4 Ennis Rd, Kirribilli, New South Wales
I’d had my eye on this bakery for some time, but on my previous visit it was too early to eat lunch, and I had only recently had breakfast. But I had quickly checked they had sausage rolls and vanilla slices, awaiting a more opportune moment. That moment finally did arrive last weekend, having visited the area for a jog along some harbour-side paths and a swim at the North Sydney pool. I earned this!
The Flaky Tart is a trendy place, doing a brisk trade in lattes and ‘cinos, and selling a variety of baked goods and pastries. An inviting sweets cabinet displays an array of tarts eclairs and lamingtons. I order the two items, paying about $7 in total, and take a seat at the sunny tables near the train station entrance. A local seagull flies up and lands at the opposite end of the table, and seems to take little steps towards me every time my attention goes to my phone on which I am entering tasting notes about the food.
The first impression of the sausage roll is that it is light as a (seagull) feather. The pastry is crisp and flaky, grilled golden brown on top without being burnt anywhere. The seagull takes a step closer, hastily snatching away some of the crumbs which have flown off as I take the first bite. The pastry is flaky all the way through, without that stodgy twilight-zone layer of soggy pastry next to the sausage. The meat inside is moist and tasty, having a slightly tangy herbaceous taste. It’s light in color. I’m not that experienced in the world of herbs to identify what herbs exactly, but its a nice recipe and the baker has clearly set out to put up something that stands above the standard fare. The dreaded tunnel-effect is threatening to appear, but it’s not due to a lack of meat – instead the pastry is so light and flaky that it has risen above the surface of the sausage inside making a narrow tunnel that I can see through. After entering notes on my phone I quickly swat the seagull away, finish off the last bit of sausage roll, and tip the plentiful bounty of cast-off flaky shards onto the ground (where they are eaten by pigeons).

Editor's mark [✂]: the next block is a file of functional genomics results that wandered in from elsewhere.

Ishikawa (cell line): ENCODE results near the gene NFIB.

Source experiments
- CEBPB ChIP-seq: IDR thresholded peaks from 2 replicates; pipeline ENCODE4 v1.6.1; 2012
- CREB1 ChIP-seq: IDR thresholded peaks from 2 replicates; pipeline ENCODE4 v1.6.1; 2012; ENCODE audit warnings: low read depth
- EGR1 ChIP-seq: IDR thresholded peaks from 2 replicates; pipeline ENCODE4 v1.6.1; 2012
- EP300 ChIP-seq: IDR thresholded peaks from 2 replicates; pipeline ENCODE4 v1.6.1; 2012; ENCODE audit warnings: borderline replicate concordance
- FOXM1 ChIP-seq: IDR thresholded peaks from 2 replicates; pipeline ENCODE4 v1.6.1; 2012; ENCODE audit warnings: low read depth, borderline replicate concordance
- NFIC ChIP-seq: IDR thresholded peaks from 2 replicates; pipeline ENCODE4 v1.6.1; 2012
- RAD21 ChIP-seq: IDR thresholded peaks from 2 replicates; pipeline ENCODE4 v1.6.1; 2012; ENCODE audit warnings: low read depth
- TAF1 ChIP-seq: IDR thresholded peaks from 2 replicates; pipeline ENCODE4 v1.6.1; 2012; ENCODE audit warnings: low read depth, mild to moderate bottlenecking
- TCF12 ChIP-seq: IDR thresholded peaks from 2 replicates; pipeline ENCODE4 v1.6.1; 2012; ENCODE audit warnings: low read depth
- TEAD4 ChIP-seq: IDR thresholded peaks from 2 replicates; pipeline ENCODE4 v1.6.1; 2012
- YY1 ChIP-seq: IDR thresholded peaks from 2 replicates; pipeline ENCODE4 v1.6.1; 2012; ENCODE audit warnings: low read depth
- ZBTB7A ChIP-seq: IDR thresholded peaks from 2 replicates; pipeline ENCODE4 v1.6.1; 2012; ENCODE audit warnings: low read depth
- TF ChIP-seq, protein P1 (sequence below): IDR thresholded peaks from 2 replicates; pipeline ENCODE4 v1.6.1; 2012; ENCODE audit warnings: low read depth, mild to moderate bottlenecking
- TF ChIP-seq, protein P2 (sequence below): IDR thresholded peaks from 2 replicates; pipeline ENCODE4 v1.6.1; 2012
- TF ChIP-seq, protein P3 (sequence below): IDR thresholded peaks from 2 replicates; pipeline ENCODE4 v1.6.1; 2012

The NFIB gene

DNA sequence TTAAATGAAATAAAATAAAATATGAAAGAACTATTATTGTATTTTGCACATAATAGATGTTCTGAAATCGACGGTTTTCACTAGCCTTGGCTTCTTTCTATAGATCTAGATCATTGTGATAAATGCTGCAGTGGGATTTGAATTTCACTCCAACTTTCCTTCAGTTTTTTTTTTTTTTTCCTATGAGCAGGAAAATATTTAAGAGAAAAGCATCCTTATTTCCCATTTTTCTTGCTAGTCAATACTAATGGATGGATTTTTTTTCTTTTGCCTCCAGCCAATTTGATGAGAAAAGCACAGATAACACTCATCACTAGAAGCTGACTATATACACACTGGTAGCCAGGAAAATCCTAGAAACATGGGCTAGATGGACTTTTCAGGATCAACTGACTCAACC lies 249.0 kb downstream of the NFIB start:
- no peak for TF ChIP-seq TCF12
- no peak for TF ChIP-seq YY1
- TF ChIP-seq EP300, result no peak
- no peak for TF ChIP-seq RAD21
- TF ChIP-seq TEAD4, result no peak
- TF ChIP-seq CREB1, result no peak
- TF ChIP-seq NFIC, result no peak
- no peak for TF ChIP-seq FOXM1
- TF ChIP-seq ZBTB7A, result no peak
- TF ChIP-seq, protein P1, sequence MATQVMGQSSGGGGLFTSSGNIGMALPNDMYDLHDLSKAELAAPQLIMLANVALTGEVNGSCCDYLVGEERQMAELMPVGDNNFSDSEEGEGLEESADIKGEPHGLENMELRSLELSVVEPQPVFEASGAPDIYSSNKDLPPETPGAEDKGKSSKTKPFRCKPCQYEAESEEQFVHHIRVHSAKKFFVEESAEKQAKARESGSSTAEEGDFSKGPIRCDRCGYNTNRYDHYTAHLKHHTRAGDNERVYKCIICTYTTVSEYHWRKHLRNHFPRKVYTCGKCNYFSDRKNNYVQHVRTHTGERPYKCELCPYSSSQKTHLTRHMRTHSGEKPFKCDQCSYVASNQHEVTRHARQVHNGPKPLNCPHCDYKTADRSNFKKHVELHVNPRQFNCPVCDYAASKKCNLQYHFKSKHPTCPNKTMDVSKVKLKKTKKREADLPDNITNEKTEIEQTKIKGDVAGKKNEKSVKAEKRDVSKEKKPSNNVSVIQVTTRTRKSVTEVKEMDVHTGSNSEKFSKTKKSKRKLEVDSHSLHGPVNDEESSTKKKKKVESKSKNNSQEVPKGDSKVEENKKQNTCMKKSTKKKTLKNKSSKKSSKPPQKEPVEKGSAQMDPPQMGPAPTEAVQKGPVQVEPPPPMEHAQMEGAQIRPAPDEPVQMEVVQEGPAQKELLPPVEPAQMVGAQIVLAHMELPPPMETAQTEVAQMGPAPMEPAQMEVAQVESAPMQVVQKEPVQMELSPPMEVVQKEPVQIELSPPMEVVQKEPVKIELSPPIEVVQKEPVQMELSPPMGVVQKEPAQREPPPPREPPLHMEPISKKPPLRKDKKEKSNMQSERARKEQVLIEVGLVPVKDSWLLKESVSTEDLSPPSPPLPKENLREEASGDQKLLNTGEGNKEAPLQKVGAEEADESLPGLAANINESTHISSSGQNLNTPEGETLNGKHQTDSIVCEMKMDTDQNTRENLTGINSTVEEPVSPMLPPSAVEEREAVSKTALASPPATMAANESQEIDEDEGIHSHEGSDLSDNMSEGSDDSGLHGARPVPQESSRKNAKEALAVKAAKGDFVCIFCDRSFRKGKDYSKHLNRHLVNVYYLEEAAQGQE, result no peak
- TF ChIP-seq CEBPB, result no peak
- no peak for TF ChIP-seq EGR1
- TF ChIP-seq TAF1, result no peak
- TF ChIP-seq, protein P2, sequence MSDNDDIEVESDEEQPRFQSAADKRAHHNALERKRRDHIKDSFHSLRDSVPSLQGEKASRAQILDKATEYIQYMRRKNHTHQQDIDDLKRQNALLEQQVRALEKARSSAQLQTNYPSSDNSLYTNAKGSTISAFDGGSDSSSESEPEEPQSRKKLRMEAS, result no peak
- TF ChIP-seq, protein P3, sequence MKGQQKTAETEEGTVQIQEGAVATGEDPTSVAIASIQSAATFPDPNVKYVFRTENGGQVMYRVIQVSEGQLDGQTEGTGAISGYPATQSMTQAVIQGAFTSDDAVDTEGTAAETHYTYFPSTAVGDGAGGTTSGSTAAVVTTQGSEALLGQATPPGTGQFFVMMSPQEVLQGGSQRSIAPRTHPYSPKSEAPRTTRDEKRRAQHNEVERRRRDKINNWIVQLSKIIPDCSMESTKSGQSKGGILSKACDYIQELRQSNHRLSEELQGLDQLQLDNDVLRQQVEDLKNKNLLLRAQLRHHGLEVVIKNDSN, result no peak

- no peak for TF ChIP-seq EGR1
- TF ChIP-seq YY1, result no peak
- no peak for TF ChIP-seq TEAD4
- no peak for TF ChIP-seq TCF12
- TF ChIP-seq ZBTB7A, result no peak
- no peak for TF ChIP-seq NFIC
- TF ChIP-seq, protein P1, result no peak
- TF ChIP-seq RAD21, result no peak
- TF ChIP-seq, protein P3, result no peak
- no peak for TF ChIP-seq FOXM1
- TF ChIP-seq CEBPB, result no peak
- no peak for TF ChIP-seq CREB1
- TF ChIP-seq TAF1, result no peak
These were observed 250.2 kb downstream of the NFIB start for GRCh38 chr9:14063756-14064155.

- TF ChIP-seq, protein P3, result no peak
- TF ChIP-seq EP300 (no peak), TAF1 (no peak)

Given a brief moment of respite, I open up the brown paper bag containing the vanilla slice. The individual serve is wrapped around in white paper. Opening that reveals a rustic, even artisan vanilla slice, with a hand-made, slightly haphazard construction. I truly feel that this slice was individually crafted for me, rather than just being sawed off of a massive slab and thrown into a bag. It’s very light and airy in my hand, and the pastry is invitingly crisp. I’m not a huge fan of powdered sugar on top of vanilla slices. Biting through the pastry sees sugar go everywhere, startling the seagull which by now has returned to the tabletop. The pastry is crisp, but perhaps a little tougher than it should be. Onto my backup strategy – take the top off and eat it open-sandwich style. Doing so reveals an astonishing secret – a first for us here at Snot Block & roll – you’ll never guess what happens next! There are two types of custard inside! The lower custard is reminiscent of the traditional gelatinous snot-block custard, although hand-spread into a neat layer. On top of that is a series of delicately piped custard florettes, with a cheesecake-style texture. Nice balance of sweet and vanilla creme flavors. Very nice, but let down by a little toughness and a lackluster topping. I am in danger of this bakery regularly featuring in my weekend run-and-swim routine.